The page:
By: Gary LeBlanc
Some of the more orthodox crime detective practices of solving a mystery, trained investigators are taught to always concentrate on asking the five W’s: who, what, when, where and why.
As a caregiver for someone living with dementia, you will soon discover that your daily routine involves the constant task of solving many mysteries, but, on the contrary, these are five words you will want to refrain from using at certain times when caring for someone who is suffering from a dementia-related disease or some other form of memory-impairment. This is due to the ever changing and evolving confusion associated with this disability.
For example, in my mother’s situation, late afternoon around 4:15 p.m., she would begin to show signs of Sundown Syndrome, also known as “Sundowners” which denotes an accelerated state of confusion. Knowing this, I would habitually avoid asking any questions that I knew would throw her deeper into a perplexed state.
Common sense should be telling you as a caregiver to back away from any questions which are incorporated with the five W’s.
• Who are you upset with?
• What would you like to eat?
• When are you going to wash up?
• Where do you think you’re going?
• Why are you crying?
There are many other letters in the alphabet besides W’s to worry about. The point being, when you see he or she is already having difficulties don’t begin making inquiries that you know probably won’t be able to be answered, likely causing further turmoil. Just use the five W’s as a rule of thumb to hold in abeyance in the back of your mind.
A good practice to follow as a caregiver is to keep a log or journal, recording the time of patients’ outbursts, mood-swings, sleep patterns or anything you think may be important. This will help you anticipate what their daily routine should be.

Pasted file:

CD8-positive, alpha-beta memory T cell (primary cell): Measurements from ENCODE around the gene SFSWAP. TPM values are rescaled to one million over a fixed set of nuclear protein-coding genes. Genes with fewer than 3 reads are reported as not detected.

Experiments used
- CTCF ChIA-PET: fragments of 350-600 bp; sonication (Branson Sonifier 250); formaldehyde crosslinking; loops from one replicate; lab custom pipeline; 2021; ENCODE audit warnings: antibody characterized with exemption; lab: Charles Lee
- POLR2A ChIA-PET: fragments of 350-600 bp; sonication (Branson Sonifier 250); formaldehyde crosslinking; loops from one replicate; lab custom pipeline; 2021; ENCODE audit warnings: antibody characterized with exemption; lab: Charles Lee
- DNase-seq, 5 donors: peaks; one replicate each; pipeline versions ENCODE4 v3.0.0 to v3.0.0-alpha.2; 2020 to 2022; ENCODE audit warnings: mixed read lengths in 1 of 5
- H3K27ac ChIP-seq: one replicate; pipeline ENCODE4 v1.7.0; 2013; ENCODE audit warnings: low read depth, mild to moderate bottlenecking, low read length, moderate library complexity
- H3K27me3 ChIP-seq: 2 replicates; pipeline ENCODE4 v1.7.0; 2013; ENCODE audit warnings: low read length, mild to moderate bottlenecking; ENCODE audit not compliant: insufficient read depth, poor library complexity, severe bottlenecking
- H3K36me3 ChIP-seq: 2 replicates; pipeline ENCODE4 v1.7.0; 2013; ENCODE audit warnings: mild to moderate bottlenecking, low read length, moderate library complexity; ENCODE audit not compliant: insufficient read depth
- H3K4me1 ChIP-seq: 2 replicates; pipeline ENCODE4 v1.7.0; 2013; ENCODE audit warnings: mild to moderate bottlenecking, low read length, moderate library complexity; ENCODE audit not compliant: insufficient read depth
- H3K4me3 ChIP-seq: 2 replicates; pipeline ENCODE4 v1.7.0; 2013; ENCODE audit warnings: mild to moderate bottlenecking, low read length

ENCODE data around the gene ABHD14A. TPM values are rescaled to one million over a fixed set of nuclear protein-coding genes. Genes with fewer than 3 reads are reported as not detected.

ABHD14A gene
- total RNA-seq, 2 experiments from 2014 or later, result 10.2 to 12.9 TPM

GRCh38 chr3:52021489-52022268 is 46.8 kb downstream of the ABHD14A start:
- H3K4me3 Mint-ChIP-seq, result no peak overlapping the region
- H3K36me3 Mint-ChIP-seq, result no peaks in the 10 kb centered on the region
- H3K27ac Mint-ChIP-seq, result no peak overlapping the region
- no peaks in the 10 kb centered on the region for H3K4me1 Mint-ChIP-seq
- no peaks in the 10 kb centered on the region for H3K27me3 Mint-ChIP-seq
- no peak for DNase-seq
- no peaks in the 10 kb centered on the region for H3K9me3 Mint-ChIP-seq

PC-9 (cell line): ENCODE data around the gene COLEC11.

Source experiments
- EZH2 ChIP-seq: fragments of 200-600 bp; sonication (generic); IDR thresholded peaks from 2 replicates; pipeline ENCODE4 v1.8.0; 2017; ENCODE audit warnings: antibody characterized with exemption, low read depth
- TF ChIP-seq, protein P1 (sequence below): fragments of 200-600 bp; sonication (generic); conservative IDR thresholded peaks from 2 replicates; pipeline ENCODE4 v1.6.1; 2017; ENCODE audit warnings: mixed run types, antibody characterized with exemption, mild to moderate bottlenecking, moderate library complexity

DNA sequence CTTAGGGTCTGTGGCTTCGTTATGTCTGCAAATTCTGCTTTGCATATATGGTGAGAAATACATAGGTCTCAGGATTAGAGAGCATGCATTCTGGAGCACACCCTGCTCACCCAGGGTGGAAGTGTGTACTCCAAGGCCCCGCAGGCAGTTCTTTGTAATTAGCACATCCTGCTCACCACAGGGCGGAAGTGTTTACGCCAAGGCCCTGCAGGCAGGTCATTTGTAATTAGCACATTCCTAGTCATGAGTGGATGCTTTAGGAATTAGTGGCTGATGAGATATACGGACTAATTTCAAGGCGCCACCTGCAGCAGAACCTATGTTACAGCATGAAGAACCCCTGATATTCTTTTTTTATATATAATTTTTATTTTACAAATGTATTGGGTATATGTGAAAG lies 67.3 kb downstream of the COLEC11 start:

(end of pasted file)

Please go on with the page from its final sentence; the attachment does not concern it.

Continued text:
Remember, keeping a routine is the number one thing you can do for someone suffering from any form of memory-impairment. If you practice this rule, your caregiving campaign will become a little bit easier.
However, there is one “W” word I would like you to use. Try to stay in the habit of substituting the pronoun “we” for “you” when you see that the need is appropriate. By turning whatever you’re trying to achieve into teamwork, you will find that things will go a lot faster and more smoothly.
It may also help with activities such as attempting to get them into a bathroom or getting them ready for a doctor’s appointment. Always present the task as if you are going to do them as a team and that you need their help to get this accomplished.
Changing our daily vocabulary may be difficult at first, but with enough practice, it should become second nature.
Another important matter to address is to re-introduce ourselves every time engage this person. The memory of your last meeting may have evaporated as fast as breath on a bathroom mirror. Do not let them play a guessing game. By keeping them in the know, we will help keep their confusion down.
Remember this: To those with dementia, questions are the root of all evil. Limit the necessity of their having to determine who is who.
These suggestions may sound somewhat minor, but trust me; they can make a world of difference in keeping these loved ones calm and less confused.